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The Islamists’ flag was hoisted above Bazarak, the capital of Panjshir. But Massoud, 32 — a King’s College London and Sandhurst graduate — tried to rally Afghanistan citizens.
He said: “I call on you to begin a national uprising for the dignity, freedom and prosperity of our country.”
His father Ahmad Shah, known as the Lion of the Panjshir, fought Soviet invaders in the 1980s but was murdered by the Taliban.
The militants’ fighters, armed with weapons left by departing US forces, took eight districts of Panjshir at the weekend. But the National Resistance Front of Afghanistan (NRF) told the BBC it “continues to fight” the Taliban and is present in “all strategic positions”.
Ali Maisam, a spokesman, said: “The Taliban haven’t captured Panjshir. I am rejecting Taliban claims.”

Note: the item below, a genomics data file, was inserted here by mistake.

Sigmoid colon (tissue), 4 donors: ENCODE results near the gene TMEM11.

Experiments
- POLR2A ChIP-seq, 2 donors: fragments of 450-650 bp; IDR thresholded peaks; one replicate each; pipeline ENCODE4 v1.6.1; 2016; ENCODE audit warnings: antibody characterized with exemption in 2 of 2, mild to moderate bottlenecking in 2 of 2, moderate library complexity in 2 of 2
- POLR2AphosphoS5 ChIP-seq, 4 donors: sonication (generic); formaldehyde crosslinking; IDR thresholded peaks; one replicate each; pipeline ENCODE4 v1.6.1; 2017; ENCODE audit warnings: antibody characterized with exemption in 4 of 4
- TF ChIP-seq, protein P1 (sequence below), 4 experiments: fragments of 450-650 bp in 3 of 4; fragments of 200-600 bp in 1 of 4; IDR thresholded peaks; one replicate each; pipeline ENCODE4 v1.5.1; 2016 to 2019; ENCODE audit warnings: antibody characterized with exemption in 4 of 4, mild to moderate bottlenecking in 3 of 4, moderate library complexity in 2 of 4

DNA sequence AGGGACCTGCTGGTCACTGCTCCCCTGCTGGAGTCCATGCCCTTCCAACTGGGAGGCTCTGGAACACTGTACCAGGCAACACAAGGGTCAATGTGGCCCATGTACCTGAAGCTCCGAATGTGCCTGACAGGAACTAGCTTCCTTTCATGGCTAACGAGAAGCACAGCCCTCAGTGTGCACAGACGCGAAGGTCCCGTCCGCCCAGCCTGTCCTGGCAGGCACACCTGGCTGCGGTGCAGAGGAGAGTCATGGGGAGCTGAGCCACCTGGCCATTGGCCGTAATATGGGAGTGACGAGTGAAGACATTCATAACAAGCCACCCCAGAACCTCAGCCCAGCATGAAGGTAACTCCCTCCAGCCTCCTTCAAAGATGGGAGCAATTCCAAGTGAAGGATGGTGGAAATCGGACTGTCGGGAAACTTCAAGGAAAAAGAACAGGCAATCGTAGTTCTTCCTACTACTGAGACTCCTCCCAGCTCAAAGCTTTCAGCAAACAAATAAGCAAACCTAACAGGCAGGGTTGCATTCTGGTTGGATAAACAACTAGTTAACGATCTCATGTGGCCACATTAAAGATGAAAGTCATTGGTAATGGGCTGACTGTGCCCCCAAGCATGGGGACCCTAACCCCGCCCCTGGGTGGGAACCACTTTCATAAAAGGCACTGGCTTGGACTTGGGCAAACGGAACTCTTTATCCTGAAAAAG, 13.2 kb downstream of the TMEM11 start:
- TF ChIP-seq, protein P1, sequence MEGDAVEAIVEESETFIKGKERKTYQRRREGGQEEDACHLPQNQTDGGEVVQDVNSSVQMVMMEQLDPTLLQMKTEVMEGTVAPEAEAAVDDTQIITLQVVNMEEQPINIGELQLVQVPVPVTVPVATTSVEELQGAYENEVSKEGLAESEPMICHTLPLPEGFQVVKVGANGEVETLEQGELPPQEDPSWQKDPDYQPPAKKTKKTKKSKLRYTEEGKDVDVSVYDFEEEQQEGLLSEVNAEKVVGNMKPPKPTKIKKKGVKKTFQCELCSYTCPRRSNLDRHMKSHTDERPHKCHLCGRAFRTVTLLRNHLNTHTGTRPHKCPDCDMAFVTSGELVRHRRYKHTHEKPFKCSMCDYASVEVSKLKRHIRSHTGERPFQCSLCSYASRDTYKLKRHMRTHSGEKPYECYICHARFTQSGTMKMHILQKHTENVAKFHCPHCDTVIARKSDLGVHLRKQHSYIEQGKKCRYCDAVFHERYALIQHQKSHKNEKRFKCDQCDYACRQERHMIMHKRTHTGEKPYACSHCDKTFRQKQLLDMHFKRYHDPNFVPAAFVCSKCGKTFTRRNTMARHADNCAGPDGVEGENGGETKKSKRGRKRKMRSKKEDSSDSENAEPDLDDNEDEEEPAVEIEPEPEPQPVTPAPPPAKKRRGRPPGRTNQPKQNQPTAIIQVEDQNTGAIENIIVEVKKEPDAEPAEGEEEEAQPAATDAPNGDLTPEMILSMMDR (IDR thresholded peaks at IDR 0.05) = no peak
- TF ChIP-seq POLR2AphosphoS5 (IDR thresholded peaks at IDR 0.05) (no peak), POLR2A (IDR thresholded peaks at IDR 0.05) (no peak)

NRF leaders Fahim Dashti and Gen Abdul Wudod Zara were killed in fighting, the group said. Taliban spokesman Zabihullah Mujahid tried to reassure Panjshir residents as families fled to the hills.
He claimed: “They will not be subjected to any discrimination. We will serve a country and a common goal.” Meanwhile Afghan women took to the streets of Mazar-e-Sharif, calling for fundamental rights to be guaranteed.
Thousands of children and adults who fled the Taliban takeover have set up home at the US Ramstein Air Base in southwest Germany.
There are 17,000 refugees at military sites across Germany.
It was revealed yesterday that part of a CIA compound in Afghanistan known as Eagle Base was razed ahead of the US pulling out of the 20-year conflict. It was used for clandestine evacuations and to train Afghan counterterrorism units.
Salt Pitt — the CIA’s first detention and interrogation site there — was demolished too, to stop the Taliban seizing sensitive materials.
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